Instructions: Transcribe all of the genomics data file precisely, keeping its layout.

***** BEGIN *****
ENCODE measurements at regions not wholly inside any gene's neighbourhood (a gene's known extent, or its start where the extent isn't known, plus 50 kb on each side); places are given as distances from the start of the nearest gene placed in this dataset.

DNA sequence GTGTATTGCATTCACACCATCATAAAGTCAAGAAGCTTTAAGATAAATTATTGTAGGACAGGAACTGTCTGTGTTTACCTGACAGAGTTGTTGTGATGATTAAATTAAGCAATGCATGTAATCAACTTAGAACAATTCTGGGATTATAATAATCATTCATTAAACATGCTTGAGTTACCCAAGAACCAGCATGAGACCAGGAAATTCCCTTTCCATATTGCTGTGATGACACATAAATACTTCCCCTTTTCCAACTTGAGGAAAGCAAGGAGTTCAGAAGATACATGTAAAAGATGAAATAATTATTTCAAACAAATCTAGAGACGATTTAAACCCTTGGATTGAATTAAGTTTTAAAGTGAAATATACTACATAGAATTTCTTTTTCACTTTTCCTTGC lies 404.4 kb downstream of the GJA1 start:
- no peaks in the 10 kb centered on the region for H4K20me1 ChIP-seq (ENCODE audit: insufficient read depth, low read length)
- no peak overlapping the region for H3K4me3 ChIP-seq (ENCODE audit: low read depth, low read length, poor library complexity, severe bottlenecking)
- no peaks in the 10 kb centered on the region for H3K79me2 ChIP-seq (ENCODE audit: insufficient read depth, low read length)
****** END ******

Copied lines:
ENCODE measurements at regions not wholly inside any gene's neighbourhood (a gene's known extent, or its start where the extent isn't known, plus 50 kb on each side); places are given as distances from the start of the nearest gene placed in this dataset.

DNA sequence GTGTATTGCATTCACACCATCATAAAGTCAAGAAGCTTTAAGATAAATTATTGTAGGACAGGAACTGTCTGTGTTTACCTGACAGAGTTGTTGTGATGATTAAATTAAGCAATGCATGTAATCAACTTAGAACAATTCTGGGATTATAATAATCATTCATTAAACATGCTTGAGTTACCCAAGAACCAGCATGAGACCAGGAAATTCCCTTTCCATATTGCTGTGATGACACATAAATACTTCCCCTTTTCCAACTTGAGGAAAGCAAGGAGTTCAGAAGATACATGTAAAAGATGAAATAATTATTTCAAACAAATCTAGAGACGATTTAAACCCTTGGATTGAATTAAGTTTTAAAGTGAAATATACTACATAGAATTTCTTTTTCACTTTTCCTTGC lies 404.4 kb downstream of the GJA1 start:
- no peaks in the 10 kb centered on the region for H4K20me1 ChIP-seq (ENCODE audit: insufficient read depth, low read length)
- no peak overlapping the region for H3K4me3 ChIP-seq (ENCODE audit: low read depth, low read length, poor library complexity, severe bottlenecking)
- no peaks in the 10 kb centered on the region for H3K79me2 ChIP-seq (ENCODE audit: insufficient read depth, low read length)